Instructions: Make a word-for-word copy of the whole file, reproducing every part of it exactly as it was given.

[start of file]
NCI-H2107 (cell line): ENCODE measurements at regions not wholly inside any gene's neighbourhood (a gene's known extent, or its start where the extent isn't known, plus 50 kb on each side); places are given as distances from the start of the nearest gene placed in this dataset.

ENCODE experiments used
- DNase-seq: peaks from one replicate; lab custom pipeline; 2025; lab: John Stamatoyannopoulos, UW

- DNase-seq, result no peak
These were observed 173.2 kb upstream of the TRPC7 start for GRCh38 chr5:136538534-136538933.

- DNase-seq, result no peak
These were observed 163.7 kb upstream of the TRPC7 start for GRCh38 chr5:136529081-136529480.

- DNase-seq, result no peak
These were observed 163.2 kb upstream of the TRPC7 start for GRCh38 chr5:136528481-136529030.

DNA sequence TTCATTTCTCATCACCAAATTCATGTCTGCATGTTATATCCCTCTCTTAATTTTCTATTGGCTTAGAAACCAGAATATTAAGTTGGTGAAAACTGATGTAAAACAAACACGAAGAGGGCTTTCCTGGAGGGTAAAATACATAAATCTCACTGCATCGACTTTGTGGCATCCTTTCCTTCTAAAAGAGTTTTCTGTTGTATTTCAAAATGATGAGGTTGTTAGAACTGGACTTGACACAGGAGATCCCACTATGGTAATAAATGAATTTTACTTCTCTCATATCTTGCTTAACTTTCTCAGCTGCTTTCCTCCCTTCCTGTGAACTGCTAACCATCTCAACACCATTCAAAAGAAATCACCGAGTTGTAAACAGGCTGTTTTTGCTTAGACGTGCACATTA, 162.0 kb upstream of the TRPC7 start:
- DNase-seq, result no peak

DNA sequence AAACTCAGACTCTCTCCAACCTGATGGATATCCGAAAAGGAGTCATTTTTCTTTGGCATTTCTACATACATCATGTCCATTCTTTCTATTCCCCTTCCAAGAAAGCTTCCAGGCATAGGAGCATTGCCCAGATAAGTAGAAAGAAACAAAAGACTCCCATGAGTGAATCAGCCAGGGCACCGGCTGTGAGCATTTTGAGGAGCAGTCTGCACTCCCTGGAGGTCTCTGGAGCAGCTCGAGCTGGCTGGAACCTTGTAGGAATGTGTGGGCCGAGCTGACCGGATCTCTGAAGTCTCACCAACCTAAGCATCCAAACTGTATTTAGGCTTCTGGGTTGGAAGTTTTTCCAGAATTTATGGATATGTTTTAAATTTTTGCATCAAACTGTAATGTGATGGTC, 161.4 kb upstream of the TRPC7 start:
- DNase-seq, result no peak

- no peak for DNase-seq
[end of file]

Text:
NCI-H2107 (cell line): ENCODE measurements at regions not wholly inside any gene's neighbourhood (a gene's known extent, or its start where the extent isn't known, plus 50 kb on each side); places are given as distances from the start of the nearest gene placed in this dataset.

ENCODE experiments used
- DNase-seq: peaks from one replicate; lab custom pipeline; 2025; lab: John Stamatoyannopoulos, UW

- DNase-seq, result no peak
These were observed 173.2 kb upstream of the TRPC7 start for GRCh38 chr5:136538534-136538933.

- DNase-seq, result no peak
These were observed 163.7 kb upstream of the TRPC7 start for GRCh38 chr5:136529081-136529480.

- DNase-seq, result no peak
These were observed 163.2 kb upstream of the TRPC7 start for GRCh38 chr5:136528481-136529030.

DNA sequence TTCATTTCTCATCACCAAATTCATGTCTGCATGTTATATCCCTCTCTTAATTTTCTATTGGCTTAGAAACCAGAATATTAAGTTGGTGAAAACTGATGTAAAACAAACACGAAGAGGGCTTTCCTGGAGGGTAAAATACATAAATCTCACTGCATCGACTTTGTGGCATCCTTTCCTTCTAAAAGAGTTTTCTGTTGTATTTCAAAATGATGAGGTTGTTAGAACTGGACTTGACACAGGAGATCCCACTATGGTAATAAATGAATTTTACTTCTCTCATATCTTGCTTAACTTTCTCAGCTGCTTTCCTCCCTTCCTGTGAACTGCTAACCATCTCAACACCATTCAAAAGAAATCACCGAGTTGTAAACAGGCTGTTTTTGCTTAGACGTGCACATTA, 162.0 kb upstream of the TRPC7 start:
- DNase-seq, result no peak

DNA sequence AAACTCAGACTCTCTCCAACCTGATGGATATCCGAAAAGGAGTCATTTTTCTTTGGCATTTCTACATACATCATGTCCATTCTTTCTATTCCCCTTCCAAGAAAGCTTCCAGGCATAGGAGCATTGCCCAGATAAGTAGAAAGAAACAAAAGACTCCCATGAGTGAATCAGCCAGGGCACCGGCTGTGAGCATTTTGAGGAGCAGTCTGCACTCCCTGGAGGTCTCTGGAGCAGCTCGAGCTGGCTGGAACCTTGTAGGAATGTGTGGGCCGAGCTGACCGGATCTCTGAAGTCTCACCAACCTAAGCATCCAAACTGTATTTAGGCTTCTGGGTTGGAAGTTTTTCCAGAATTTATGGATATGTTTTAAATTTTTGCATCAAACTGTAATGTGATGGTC, 161.4 kb upstream of the TRPC7 start:
- DNase-seq, result no peak

- no peak for DNase-seq